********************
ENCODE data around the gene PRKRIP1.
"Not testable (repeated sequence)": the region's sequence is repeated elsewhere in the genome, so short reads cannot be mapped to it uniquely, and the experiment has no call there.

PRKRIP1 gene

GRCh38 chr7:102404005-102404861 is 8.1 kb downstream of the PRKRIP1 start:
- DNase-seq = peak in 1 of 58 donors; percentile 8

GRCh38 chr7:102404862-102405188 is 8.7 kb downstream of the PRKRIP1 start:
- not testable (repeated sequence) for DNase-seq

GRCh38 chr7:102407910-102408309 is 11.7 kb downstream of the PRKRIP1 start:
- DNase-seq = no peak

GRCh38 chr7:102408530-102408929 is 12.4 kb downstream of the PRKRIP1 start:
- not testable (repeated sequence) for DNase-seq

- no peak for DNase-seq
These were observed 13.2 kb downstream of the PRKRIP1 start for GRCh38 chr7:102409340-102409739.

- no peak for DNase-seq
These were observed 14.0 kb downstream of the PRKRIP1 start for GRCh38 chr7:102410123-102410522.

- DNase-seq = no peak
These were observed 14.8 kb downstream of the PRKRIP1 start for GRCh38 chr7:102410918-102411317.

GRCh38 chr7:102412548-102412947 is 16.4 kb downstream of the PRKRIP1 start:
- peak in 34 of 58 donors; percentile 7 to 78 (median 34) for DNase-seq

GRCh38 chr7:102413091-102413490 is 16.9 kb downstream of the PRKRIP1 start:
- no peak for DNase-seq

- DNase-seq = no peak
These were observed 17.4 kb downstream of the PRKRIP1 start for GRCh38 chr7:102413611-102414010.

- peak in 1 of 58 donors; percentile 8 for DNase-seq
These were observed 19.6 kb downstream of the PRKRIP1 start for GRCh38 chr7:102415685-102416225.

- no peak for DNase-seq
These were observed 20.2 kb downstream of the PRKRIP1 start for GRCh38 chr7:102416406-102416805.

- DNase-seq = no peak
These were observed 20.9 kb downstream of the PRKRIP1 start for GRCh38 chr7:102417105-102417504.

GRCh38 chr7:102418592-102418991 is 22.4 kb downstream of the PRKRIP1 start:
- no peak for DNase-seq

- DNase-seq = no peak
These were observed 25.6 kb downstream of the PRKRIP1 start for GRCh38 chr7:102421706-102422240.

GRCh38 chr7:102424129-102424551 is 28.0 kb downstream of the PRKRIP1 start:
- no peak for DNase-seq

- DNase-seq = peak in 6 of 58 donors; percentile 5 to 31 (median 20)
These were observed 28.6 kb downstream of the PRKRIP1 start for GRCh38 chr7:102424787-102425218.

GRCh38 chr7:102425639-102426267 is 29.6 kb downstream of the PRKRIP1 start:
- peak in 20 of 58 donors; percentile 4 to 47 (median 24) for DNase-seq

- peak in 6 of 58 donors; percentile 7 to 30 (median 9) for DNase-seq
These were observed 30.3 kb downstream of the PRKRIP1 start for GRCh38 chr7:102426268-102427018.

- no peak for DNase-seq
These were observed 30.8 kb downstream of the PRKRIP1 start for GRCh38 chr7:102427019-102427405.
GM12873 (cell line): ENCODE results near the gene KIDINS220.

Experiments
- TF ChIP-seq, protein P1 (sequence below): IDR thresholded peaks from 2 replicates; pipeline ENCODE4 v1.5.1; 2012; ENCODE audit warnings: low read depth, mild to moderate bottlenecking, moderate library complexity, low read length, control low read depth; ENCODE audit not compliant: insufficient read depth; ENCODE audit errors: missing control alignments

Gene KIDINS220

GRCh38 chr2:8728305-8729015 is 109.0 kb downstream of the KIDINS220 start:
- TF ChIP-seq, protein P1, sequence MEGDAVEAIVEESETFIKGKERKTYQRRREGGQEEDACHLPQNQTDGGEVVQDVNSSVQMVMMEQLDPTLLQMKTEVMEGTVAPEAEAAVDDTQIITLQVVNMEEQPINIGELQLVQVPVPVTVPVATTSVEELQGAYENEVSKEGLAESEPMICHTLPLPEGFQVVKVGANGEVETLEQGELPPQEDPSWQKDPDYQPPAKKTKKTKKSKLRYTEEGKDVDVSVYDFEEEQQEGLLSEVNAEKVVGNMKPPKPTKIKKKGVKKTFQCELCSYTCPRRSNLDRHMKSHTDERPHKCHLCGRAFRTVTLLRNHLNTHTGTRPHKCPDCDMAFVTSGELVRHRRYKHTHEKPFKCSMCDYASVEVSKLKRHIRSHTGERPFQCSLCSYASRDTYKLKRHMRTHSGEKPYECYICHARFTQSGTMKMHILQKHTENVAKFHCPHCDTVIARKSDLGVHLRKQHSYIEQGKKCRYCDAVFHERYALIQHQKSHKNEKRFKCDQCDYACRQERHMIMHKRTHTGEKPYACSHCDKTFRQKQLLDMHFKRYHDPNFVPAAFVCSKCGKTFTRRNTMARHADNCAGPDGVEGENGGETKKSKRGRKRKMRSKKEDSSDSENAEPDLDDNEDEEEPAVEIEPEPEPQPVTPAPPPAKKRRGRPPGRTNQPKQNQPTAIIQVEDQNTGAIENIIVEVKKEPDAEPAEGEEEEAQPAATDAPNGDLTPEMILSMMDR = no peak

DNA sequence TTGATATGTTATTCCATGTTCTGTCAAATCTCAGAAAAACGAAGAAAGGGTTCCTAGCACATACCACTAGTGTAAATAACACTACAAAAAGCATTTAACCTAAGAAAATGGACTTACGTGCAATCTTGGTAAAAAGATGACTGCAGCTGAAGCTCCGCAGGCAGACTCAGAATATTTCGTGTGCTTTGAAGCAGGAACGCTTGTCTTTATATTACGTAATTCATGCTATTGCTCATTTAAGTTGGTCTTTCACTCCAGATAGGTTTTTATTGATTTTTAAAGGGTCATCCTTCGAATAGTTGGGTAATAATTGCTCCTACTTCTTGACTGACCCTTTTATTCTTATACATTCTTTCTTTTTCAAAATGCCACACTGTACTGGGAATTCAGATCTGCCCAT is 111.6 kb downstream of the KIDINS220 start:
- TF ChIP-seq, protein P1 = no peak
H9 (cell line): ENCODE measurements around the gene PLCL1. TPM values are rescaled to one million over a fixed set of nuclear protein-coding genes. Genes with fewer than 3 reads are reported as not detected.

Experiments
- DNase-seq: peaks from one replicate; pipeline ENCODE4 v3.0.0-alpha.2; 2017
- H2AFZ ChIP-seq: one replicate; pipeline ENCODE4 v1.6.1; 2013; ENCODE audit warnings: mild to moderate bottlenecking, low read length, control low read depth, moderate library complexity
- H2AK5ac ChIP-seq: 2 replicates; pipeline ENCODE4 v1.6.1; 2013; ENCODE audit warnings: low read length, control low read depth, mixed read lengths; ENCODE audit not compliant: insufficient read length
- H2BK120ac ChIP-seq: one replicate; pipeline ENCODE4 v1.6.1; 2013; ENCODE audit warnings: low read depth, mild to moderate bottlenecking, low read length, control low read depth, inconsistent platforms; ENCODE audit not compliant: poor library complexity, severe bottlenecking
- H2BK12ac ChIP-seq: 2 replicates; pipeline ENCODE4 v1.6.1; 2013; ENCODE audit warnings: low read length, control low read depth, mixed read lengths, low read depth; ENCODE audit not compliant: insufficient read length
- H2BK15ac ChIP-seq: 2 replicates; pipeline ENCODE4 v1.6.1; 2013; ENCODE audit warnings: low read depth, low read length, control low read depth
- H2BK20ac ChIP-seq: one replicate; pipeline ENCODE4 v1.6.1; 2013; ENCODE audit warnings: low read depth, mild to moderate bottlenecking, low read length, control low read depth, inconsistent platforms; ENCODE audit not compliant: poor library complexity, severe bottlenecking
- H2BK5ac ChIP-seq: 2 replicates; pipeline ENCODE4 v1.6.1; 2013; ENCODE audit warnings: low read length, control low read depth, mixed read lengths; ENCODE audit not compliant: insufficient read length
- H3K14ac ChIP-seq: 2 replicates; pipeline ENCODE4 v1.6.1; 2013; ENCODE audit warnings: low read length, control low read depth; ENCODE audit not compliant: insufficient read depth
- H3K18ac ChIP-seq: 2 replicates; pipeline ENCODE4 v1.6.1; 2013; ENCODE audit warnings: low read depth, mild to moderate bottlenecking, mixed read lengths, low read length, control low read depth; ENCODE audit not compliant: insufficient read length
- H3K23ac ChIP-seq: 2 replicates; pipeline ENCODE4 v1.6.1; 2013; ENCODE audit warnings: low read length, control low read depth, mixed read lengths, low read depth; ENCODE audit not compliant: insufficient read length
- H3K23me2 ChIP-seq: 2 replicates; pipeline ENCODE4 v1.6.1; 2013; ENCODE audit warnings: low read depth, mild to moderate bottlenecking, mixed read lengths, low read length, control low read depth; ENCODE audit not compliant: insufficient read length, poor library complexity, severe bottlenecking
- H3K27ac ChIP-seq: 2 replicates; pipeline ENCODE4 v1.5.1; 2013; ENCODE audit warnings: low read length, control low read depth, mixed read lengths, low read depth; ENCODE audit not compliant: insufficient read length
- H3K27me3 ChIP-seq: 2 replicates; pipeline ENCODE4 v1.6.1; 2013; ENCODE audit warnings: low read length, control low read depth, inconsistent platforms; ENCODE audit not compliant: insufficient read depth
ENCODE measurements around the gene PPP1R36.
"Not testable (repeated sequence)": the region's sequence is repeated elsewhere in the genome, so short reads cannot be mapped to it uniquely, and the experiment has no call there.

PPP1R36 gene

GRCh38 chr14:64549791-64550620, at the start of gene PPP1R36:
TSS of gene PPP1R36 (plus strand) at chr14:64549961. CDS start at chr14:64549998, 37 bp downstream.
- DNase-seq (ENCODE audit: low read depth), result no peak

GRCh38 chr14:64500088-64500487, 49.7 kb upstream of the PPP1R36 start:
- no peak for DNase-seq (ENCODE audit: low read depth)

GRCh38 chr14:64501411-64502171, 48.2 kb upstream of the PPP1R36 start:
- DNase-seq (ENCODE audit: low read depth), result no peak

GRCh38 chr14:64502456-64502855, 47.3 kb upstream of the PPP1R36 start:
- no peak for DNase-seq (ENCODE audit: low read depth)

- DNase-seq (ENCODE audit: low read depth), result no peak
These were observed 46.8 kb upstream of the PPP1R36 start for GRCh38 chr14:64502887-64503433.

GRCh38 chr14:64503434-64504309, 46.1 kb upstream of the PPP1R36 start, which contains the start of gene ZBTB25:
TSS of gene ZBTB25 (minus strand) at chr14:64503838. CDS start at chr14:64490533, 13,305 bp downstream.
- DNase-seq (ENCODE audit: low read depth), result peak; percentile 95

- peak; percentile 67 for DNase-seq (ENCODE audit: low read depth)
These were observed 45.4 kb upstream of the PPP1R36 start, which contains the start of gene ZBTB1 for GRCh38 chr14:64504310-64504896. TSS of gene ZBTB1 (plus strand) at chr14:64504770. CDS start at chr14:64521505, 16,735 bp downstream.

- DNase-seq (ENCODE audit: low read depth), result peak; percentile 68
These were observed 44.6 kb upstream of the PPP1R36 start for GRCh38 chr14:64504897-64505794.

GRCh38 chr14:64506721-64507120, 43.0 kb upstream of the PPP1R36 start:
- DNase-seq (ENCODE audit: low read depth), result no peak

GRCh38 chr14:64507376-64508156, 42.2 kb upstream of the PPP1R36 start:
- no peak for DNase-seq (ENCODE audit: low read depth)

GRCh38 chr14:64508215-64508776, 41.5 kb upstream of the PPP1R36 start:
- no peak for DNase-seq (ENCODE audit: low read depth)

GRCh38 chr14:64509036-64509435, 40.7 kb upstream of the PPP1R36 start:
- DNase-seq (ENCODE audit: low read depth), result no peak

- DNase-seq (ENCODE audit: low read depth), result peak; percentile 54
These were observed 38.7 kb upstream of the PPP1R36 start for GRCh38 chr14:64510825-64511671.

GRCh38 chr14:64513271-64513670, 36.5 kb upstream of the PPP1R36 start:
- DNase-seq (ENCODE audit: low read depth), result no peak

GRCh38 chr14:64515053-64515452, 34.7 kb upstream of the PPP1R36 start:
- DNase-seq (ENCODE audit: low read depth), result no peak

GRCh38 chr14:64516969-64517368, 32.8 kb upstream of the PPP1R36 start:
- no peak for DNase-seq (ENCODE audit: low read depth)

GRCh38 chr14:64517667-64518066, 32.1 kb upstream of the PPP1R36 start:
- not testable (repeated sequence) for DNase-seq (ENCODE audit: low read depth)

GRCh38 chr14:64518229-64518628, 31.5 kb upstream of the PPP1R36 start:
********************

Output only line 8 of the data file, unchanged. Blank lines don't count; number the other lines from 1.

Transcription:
GRCh38 chr7:102407910-102408309 is 11.7 kb downstream of the PRKRIP1 start: